Supporting children who have been involved in military actions. By Chaste Uwihoreye

Child ex-combatants need psycho-social support and this support is administered to them in 4 phases that include healing phase, building confidence phase, building and strengthening new relations, and lastly a family therapy phase.

  1. Healing phase

Life in this world is an amalgam of suffering and joy but sometimes the suffering outweigh the joy whether you like it or not. Therefore, as a psycho-analyst it is our duty to help people who are suffering to cope with those difficult moments. During this phase, ex-combatants share the experience of suffering they have undergone or harmful actions they might have undertaken towards others. (Like kwambika ikariso, kwambika isengeri). Due to this suffering some of the ex-combatants have a feeling that the world belongs to Satan, the world has many evils like wars, famines, deaths and sometimes these dangers are beyond our control. When we hold sessions that enable the ex-combatants to share their past experience, we are helping them to make flashback into their life and they can mirror their past heinous actions and their suffering. They make a flashback into their life from childhood to life to date, difficult life they have endured in the Democratic Republic of Congo, like heavy rains, killings, hunger. This session helps bring the ex-combatant to understand and recognize that he/she has poison that needs vomiting. Indeed, this poison may be diagnosed physiologically, which is easy to cure but the poison may impair our thinking capacity, which is hard to cure. During this phase, we address the problems talking to the whole group instead of singling out one individual.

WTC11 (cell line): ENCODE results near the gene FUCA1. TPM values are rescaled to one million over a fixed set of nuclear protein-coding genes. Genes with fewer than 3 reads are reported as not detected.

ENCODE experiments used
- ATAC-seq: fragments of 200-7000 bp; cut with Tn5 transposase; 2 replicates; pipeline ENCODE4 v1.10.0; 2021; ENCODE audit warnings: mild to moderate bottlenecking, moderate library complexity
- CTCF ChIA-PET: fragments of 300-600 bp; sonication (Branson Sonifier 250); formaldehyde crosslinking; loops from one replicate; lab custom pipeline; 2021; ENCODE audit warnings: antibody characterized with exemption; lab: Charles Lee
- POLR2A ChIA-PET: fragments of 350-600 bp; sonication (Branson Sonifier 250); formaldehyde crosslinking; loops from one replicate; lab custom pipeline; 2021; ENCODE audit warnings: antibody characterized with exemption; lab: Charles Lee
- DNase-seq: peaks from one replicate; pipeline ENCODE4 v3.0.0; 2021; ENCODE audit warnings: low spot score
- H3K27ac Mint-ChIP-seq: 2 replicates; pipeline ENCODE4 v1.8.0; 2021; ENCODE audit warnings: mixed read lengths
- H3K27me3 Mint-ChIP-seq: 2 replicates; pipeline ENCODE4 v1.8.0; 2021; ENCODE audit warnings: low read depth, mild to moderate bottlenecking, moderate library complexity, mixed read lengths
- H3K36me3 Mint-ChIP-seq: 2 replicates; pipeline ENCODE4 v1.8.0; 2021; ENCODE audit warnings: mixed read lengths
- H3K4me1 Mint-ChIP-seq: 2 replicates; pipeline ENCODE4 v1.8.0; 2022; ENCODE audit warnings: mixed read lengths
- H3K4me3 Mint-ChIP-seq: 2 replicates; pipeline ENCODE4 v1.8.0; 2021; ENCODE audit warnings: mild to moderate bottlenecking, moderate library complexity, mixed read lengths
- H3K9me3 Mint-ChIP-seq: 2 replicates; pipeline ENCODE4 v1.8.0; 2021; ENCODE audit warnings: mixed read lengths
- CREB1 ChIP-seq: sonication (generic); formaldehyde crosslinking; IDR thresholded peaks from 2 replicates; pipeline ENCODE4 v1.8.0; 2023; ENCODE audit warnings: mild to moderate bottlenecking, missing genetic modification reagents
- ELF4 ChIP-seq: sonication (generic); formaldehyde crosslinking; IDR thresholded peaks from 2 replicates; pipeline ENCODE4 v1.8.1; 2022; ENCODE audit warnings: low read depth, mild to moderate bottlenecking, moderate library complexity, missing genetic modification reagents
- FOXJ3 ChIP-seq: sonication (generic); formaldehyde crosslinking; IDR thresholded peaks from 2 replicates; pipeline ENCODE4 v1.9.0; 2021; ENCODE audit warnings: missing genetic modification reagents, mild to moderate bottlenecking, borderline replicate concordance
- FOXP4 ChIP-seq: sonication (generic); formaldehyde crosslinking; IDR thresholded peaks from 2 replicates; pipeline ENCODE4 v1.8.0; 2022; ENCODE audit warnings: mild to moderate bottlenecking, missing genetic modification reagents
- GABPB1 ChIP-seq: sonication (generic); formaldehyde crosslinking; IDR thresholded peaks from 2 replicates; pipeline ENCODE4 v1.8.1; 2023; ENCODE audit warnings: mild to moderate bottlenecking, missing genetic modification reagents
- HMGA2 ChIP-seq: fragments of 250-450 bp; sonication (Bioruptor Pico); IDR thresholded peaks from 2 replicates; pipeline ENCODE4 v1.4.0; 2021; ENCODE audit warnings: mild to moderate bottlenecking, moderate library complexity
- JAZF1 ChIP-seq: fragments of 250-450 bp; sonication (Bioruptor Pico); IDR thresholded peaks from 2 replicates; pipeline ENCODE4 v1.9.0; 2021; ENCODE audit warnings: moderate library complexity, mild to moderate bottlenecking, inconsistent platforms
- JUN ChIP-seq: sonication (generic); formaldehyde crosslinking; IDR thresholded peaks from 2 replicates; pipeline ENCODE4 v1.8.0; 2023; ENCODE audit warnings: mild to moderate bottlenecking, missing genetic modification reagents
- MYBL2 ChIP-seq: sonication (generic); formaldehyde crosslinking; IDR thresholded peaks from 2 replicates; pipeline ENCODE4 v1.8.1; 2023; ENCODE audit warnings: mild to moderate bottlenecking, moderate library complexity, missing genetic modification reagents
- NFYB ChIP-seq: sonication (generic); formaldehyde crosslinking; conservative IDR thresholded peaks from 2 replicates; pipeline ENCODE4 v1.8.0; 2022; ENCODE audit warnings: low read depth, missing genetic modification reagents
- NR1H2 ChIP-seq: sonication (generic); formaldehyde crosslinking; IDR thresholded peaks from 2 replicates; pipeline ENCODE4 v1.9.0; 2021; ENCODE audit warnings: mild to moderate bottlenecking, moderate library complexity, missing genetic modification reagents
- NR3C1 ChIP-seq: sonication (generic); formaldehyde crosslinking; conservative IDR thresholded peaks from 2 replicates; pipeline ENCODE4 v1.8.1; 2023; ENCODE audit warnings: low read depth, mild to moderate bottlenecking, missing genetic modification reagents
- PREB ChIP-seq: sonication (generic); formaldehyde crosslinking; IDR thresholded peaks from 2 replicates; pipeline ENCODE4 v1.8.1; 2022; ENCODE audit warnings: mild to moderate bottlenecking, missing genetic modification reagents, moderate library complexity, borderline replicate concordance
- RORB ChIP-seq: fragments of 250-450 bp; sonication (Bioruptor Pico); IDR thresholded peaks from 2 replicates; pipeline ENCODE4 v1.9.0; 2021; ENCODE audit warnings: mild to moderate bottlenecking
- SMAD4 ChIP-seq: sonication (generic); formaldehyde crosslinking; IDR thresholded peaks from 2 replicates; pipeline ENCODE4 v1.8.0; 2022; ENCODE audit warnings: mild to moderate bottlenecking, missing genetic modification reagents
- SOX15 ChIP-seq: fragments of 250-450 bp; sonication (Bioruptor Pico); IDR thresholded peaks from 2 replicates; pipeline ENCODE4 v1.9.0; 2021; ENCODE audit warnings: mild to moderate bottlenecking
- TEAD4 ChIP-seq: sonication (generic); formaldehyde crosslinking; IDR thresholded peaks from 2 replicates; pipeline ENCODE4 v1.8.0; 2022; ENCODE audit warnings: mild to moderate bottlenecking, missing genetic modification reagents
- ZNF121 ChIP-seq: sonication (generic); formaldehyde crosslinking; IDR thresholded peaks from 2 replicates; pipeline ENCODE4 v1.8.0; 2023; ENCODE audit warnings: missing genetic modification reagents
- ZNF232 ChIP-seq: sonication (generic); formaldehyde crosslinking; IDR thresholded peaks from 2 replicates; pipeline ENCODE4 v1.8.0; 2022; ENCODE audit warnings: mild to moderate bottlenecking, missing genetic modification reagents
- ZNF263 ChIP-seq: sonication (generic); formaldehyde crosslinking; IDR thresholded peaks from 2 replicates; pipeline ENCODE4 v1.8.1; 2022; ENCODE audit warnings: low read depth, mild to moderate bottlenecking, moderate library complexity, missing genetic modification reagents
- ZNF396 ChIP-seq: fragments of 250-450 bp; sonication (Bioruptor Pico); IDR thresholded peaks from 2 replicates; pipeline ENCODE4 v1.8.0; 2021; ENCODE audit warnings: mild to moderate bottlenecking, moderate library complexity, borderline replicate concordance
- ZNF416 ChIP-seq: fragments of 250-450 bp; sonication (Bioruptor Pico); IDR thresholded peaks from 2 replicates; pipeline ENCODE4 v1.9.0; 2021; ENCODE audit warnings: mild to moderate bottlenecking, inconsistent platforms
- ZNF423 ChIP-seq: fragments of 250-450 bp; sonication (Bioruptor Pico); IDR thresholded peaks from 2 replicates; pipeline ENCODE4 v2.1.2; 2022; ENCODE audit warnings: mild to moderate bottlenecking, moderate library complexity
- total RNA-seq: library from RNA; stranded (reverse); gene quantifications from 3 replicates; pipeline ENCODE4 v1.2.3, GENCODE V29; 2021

The ex-combatant vomits this poison through expression. He/she can confides to a closest friend who will carefully listen to his/her past experience, that friend will help overcome the suffering and the patient will give a sense to his/her life and eventually takes a decision as to how to reshape and re-orient his/her life. It should be explained to the patient that during one’s life, we face off challenges and hurdles but we have vibrant capacity and force to overcome any challenge, therefore there is no valid reason to surrender. We may encounter problems but our brain and body are equipped with opportunities and resources to defy any difficult situation.